The pied-à-terre is a fairly irresistible concept. A small city space. An escape from (or to) the hustle. A spot with great views and none of the drudgery that is yardwork. This particular residence in Tribeca had all of those attributes even before Chicago design firm Studio Gild stepped in, but the space needed to be more. An attorney who travels constantly between New York and Denver, the client rarely sees down time. He wanted a home that didn’t feel like a soulless crash pad after arriving on the red eye. He is also an avid art collector who wanted his favorite works on rotation—several of them. “Whitney Bedford, Janice Guy, Alex Prager, Basquiat by Maripol… we ran out of walls,” says Jennie Bishop, Studio Gild’s co-founder with Melissa Benham and Kristen Ekeland.
He was single at that time, so that bachelor living cliché (may it forever rest) might have haunted the place had he not enlisted Studio Gild. The firm is known for its cool-without-trying sensibility, punctuated by clean architecture and carefully deployed eclecticism.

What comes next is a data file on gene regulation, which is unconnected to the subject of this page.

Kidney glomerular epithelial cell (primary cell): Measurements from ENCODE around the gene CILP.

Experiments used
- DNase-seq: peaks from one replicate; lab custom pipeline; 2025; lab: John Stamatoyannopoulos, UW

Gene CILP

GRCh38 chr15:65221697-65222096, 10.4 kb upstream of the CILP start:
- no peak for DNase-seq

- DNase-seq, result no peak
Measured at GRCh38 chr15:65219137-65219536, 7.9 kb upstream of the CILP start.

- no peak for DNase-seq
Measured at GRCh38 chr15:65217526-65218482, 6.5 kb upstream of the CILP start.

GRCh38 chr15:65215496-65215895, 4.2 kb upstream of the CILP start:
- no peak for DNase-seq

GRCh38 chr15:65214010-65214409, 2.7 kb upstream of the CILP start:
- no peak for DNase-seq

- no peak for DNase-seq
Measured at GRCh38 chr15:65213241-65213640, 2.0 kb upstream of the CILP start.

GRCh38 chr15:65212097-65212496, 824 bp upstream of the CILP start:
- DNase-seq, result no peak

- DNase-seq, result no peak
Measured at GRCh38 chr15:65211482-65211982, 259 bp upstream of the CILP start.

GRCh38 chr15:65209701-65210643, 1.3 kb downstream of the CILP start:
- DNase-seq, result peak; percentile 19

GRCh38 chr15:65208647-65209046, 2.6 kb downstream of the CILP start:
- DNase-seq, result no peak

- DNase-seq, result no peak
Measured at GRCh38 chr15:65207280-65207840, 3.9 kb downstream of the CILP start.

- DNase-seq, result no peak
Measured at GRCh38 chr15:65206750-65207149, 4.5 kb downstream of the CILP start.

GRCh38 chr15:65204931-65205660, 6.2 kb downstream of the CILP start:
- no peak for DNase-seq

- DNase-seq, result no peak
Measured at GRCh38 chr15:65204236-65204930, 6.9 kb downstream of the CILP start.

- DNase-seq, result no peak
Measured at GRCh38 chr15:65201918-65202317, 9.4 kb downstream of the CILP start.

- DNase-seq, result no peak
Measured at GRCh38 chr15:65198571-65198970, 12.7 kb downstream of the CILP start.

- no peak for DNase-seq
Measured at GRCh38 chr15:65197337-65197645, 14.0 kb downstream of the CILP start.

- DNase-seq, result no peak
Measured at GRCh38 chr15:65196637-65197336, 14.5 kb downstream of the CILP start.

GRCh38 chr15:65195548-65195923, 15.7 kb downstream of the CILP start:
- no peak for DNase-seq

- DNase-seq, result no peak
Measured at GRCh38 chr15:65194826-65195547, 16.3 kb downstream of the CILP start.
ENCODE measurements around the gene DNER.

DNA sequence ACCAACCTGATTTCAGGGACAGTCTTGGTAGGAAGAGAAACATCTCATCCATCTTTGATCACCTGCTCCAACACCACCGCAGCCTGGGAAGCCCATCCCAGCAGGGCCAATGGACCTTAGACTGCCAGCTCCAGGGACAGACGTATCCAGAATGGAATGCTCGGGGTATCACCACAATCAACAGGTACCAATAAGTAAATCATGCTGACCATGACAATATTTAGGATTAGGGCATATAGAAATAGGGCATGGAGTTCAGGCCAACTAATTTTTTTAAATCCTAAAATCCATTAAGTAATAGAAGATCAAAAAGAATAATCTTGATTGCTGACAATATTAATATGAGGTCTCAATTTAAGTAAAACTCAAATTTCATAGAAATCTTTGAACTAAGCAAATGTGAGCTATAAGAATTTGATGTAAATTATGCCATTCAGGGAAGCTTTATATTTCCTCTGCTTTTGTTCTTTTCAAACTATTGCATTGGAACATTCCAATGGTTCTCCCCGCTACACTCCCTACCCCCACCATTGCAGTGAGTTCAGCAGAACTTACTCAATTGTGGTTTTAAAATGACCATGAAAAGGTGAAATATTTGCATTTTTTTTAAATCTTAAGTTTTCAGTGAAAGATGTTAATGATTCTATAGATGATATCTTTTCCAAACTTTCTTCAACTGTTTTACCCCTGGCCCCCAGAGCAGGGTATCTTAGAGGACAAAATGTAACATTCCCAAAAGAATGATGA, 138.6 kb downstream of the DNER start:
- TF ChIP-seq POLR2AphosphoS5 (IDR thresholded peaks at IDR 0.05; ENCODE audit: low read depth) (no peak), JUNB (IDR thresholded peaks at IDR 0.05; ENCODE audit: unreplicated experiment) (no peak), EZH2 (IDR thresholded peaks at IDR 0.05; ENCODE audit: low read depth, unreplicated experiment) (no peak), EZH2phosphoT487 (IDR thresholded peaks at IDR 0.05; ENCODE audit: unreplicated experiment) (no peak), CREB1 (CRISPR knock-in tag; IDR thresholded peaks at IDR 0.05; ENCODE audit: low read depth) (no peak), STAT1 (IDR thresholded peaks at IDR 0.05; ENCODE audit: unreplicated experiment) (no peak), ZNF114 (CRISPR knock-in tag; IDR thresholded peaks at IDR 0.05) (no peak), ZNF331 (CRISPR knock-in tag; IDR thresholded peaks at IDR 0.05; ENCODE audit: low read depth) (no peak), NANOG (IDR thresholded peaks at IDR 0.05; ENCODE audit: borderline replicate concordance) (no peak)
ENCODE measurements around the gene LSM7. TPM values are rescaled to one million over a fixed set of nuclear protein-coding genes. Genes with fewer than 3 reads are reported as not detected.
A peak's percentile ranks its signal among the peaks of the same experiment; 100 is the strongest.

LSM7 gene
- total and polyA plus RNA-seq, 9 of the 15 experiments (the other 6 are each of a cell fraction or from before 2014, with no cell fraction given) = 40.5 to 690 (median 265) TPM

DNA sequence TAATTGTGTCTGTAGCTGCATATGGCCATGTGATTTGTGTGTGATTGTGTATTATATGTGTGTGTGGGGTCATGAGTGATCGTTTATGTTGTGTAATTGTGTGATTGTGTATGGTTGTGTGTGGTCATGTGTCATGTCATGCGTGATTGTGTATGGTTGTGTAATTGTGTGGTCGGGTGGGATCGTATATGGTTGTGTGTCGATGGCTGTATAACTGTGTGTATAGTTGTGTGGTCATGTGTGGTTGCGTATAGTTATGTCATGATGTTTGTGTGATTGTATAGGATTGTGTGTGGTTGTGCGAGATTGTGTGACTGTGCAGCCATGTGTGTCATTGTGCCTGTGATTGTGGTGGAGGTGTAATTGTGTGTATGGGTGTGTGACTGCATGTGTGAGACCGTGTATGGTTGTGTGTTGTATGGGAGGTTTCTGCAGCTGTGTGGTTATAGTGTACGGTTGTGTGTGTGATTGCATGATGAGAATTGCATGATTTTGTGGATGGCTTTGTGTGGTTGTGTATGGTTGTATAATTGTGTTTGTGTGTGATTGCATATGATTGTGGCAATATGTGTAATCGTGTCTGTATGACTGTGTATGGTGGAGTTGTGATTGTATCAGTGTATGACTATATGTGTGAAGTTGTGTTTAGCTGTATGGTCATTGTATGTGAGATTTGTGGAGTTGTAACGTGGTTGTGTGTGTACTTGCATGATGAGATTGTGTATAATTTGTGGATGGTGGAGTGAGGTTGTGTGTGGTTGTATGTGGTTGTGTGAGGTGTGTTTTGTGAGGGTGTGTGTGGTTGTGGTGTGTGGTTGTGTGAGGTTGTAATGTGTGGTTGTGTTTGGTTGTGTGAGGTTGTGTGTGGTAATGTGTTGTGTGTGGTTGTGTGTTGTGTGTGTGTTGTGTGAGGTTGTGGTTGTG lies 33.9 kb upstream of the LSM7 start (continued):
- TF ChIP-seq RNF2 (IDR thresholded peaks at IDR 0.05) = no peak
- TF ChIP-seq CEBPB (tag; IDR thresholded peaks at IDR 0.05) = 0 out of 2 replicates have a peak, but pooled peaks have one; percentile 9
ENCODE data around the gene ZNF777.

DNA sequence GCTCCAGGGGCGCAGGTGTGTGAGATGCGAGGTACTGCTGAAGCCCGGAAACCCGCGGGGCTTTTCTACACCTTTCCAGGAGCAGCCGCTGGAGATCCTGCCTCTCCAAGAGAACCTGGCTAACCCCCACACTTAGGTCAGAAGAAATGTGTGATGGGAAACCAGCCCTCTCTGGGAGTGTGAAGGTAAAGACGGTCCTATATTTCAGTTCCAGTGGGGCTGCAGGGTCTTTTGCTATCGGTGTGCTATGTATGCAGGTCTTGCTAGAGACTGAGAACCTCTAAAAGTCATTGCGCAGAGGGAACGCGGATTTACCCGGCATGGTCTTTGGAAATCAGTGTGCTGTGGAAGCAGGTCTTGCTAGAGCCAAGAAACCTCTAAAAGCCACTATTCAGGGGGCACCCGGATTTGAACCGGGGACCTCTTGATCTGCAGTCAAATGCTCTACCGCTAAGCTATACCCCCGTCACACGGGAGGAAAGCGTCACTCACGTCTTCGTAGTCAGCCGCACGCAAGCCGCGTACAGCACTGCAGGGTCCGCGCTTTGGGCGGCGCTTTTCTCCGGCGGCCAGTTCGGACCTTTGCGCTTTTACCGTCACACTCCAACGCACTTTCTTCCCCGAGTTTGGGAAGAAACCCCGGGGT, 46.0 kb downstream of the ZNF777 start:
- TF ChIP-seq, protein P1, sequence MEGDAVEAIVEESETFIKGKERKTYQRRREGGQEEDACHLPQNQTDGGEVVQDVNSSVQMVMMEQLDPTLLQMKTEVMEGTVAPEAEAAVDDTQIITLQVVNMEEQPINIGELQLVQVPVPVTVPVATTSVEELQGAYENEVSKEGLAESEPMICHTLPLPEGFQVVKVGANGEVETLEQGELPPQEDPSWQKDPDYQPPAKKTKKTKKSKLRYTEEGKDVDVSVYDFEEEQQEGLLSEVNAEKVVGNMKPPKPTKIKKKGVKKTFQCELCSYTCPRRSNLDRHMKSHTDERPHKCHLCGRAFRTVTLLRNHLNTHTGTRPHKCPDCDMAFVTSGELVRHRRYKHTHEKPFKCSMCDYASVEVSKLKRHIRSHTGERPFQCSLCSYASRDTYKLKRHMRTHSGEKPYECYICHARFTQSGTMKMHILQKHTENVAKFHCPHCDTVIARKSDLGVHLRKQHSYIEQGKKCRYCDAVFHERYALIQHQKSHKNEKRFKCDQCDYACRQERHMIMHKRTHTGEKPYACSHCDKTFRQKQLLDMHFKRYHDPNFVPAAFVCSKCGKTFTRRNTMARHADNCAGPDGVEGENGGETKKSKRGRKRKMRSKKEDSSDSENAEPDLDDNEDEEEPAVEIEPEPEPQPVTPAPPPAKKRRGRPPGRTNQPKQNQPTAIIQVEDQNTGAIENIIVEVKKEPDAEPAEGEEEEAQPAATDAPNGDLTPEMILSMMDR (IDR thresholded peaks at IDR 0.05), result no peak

Which is to say, their interiors don’t favor heavy statements. Bishop was the lead on the project and fashioned the perfect tension between the art and furnishings, so the home wasn’t typecast as just a gallery or just a modern loft. Not every corner is occupied, and the blank spaces play a role in the finished look. Studio Gild selected varied pieces by a diverse group like Piet Boon, Kelly Wearstler, Tom Faulkner, Skram, Lambert & Fils, and Kyle Bunting to enhance the condo’s 1,500 square feet. “It’s small but each piece pulls its own weight,” says Bishop.
Here, she reveals how she created a memorable interior, while also practicing the art of holding back.